Rifinah is used to treat tuberculosis (TB). TB is an infection that mostly affects the lungs, but it can affect any part of your body. TB is treated by taking a combination of antibiotics for at least 6 months. Rifinah is a combination of 2 antibiotics, rifampicin + isoniazid, in a single tablet. Read more about TB.
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Key points about Rifinah
- Rifinah is used to treat tuberculosis (TB).
- It's a combination of 2 medicines, rifampicin and isoniazid, in a single tablet.
- Find out how to take Rifinah safely and possible side effects.
- In Aotearoa New Zealand Rifinah tablets are available in 2 strengths.
- Rifinah 150/100mg tablets
- Rifinah 300/150mg tablets
- The dose of Rifinah is different for different people, depending on your body weight.
- Always take Rifinah exactly as your doctor has told you. The pharmacy label on your medicine will tell you how much to take, how often to take it and any special instructions.
- Timing of your dose: Take your Rifinah tablets once a day on an empty stomach at least 30 minutes before, or 2 hours after, food. Swallow the tablets whole with a glass of water. Don't take indigestion remedies, iron or calcium preparations within 2 hours of taking this medicine.
- Missed dose: If you forget to take your dose, take it as soon as you remember. But if it is nearly time for your next dose, take the next dose at the right time. Don't take extra doses to make up for a forgotten dose. If you often forget to take Rifinah, your tuberculosis may not be fully treated.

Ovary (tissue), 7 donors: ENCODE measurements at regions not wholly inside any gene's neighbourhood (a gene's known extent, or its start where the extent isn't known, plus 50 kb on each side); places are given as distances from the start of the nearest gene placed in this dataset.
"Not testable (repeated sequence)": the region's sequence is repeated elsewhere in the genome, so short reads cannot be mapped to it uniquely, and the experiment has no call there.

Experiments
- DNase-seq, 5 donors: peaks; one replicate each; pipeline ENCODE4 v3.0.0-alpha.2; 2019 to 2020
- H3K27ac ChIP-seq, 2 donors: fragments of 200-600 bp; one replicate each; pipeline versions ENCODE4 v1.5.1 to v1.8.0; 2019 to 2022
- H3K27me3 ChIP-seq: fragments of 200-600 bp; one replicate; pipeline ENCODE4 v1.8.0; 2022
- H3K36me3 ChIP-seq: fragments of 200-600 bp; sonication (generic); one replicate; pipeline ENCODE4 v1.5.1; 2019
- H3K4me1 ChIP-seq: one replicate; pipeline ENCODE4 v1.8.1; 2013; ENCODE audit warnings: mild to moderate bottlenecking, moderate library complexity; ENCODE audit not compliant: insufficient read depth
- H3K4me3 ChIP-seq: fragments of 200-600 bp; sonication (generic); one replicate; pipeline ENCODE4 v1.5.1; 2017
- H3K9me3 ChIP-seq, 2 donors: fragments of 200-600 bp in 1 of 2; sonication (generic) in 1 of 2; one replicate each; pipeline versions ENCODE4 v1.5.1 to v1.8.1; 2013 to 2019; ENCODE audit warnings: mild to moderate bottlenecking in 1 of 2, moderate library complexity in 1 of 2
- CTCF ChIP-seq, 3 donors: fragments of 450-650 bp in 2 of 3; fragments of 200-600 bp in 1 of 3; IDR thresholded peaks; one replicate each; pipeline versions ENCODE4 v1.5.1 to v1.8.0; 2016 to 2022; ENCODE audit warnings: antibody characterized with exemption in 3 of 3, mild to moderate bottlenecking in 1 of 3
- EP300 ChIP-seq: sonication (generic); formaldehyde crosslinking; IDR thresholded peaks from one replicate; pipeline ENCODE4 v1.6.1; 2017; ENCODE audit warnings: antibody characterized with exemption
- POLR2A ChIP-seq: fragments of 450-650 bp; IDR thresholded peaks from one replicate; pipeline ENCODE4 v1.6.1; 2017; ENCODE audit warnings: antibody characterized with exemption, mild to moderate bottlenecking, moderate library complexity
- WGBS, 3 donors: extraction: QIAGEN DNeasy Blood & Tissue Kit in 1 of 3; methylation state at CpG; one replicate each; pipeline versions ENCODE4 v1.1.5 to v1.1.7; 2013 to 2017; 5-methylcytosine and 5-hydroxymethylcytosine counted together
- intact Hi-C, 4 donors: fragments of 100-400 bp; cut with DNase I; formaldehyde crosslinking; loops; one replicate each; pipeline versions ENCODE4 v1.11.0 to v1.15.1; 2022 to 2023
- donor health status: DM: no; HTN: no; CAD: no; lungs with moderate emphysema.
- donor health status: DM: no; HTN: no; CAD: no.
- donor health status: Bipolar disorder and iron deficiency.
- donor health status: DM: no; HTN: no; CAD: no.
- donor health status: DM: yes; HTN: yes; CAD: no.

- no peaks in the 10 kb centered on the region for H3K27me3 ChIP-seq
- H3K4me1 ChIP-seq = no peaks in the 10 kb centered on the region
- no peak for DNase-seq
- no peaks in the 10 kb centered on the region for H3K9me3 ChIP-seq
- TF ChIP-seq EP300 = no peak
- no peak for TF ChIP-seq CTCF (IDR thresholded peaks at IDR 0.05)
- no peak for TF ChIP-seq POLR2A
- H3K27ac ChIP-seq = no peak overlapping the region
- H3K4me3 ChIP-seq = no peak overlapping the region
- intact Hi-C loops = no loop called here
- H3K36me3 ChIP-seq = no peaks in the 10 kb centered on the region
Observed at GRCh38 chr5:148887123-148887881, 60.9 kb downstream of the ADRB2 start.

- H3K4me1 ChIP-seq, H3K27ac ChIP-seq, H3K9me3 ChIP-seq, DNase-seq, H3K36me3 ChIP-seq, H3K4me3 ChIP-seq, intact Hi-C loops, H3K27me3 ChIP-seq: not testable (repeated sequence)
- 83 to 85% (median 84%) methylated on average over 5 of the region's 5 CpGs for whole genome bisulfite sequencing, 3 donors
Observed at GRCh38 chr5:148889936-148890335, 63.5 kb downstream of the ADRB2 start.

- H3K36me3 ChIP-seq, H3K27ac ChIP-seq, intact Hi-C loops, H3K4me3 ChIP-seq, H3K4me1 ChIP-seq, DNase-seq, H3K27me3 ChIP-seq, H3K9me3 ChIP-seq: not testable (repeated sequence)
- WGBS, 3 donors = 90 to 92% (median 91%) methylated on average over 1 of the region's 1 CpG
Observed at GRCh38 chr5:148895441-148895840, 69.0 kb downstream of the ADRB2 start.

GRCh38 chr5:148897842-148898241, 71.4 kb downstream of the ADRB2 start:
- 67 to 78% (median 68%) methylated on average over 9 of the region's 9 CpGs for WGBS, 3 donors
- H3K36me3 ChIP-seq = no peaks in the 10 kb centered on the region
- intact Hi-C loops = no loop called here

- Finish the course. You will be asked to take Rifinah every day. Continue to take the tablets every day unless your doctor tells you to stop. This is because it's important for you to finish the course so that the infection doesn't come back. If you stop taking the tablets (such as if you think you may be developing side-effects – see also below) then you must let your doctor know about it straightaway so that you can be given different treatment for your TB.
Here are some things to know when you're taking Rifinah. Other things may be important as well, so ask your healthcare provider what you should know about.
- This medicine may colour your teeth, urine, saliva and other body secretions a yellow, orange, red, or brown colour. This is harmless.
- If you wear soft contact lenses, Rifinah can cause your lenses to become discoloured or stained. Talk to your your doctor or optician about this. A different type of contact lens may be more suitable for you, or you may choose to wear glasses while you're being treated.
- Some foods and drinks may interact with Rifinah. Try to avoid eating foods containing histamine or tyramine (eg, cheese, fermented foods and sauces, soy sauce, yeast extract, some fish such as tuna, and red wine). Taking Rifinah with these foods may cause you to have a fast heart beat, palpitations, flushing, throbbing headache, dizziness, or sweating.
- Rifinah can interact with some medicines, herbal supplements and rongoā Māori, so check with your doctor or pharmacist before starting Rifinah and before starting any new products.
- If you're taking birth control pills, extra care is needed as Rifinah may affect how they work. Talk to your doctor about suitable contraception. You may need to use additional birth control methods while taking Rifinah, and for 4 weeks after stopping.
- Limit alcohol while you are taking Rifinah. Alcohol can increase your chance of side effects, eg, problems with your liver.
- Tell your doctor if you are pregnant, planning to become pregnant, or breastfeeding.
- Tell your doctor if you have diabetes, epilepsy, HIV, or problems with your kidneys or liver.
Like all medicines, Rifinah can cause side effects, although not everyone gets them. Often side effects improve as your body adjusts to the new medicine.
|What should I do?
|For more information on side effects, see the learn more section below or the consumer leaflet with the product.
Did you know that you can report a medicine side effect to the Centre for Adverse Reactions Monitoring (CARM)? Report a side effect to a product.(external link)
Credits: Sandra Ponen, Pharmacist, Healthify He Puna Waiora. Healthify is brought to you by Health Navigator Charitable Trust.
Reviewed by: Angela Lambie, Pharmacist, Auckland
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